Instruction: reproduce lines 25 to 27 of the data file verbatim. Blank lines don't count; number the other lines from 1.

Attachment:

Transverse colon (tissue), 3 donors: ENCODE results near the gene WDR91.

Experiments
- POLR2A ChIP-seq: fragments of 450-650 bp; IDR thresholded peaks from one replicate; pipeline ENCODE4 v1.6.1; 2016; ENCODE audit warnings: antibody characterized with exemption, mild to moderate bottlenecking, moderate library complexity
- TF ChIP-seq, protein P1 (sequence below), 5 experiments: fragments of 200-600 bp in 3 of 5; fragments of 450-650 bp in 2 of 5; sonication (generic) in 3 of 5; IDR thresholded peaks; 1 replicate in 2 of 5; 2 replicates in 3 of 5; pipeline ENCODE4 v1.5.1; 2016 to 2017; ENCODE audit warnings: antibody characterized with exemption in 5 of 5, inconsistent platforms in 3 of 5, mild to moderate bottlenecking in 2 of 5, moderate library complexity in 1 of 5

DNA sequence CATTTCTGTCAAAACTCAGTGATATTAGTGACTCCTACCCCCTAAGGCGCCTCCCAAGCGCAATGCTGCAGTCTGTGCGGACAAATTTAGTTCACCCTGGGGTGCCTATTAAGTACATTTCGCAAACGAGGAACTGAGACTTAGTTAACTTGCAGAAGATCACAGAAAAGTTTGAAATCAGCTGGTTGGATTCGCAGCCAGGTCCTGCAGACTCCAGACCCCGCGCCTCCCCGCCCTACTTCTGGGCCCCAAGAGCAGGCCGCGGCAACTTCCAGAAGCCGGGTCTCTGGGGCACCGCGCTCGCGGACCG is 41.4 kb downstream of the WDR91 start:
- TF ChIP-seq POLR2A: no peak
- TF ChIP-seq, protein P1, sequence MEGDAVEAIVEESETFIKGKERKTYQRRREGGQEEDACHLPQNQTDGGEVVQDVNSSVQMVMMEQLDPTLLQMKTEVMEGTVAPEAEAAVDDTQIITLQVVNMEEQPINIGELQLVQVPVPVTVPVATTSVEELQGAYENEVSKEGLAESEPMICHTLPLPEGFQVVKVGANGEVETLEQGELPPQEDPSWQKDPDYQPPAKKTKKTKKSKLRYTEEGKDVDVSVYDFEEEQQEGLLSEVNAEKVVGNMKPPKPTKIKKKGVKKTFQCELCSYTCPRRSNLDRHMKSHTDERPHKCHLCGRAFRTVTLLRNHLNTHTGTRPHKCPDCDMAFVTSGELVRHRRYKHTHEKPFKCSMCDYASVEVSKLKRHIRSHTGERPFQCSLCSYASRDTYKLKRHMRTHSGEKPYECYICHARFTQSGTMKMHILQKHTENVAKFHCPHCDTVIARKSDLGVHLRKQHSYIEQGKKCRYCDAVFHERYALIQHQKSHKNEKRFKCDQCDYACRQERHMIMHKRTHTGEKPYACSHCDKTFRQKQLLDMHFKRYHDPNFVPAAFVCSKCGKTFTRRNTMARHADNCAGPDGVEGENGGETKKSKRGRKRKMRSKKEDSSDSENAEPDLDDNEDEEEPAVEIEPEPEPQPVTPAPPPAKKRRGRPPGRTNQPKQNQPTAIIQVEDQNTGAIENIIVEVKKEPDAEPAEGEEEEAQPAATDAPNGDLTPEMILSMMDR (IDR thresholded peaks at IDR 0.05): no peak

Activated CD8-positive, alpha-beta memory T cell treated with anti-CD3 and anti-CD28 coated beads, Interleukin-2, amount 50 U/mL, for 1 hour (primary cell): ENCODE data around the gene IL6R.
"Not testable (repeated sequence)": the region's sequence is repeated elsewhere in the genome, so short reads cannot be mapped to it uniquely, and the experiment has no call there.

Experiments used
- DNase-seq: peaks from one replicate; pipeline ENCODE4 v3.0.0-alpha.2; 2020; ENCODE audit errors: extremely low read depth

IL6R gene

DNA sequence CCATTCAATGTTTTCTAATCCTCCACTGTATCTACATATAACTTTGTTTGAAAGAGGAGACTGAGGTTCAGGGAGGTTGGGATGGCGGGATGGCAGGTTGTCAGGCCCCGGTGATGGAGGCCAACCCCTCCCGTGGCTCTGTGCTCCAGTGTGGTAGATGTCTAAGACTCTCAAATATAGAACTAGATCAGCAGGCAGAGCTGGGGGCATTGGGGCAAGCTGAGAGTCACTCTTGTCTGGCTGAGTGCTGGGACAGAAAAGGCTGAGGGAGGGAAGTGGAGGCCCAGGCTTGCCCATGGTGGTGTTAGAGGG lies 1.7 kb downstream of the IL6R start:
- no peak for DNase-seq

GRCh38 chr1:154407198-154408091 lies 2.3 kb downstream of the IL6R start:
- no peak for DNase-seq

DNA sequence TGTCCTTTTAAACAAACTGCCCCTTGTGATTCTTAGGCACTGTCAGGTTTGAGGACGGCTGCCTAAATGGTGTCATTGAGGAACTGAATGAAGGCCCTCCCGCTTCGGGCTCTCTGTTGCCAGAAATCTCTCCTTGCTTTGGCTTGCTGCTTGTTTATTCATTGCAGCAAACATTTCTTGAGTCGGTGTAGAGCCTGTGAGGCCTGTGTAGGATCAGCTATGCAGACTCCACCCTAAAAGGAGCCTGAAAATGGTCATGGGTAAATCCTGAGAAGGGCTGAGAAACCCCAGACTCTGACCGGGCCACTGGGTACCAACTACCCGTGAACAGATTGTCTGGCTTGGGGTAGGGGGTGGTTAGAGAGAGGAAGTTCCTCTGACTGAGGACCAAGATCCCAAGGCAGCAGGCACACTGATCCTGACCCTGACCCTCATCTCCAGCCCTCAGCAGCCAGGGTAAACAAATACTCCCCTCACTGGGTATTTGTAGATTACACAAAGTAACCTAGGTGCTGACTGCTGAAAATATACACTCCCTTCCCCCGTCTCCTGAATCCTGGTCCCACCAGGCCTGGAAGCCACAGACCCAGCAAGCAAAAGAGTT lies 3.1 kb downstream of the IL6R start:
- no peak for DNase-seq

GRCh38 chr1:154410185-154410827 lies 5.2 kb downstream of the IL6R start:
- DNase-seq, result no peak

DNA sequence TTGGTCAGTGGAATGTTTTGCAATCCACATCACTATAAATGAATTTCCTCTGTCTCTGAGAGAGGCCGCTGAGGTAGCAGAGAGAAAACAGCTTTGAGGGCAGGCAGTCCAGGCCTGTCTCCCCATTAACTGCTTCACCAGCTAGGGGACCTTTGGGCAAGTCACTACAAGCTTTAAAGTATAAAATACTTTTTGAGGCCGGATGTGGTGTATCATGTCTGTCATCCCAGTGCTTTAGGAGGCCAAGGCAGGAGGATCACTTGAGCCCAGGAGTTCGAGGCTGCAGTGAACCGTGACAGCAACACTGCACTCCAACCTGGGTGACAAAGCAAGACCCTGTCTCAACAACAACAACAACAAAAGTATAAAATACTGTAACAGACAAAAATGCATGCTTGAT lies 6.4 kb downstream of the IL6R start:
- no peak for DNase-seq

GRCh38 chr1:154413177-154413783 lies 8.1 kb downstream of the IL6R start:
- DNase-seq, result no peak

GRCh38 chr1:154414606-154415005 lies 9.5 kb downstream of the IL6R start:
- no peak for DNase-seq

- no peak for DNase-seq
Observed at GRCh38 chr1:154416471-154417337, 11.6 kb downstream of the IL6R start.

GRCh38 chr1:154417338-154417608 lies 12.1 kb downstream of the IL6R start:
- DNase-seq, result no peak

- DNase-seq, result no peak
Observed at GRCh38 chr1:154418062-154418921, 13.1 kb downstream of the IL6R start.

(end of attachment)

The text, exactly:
GRCh38 chr1:154414606-154415005 lies 9.5 kb downstream of the IL6R start:
- no peak for DNase-seq

- no peak for DNase-seq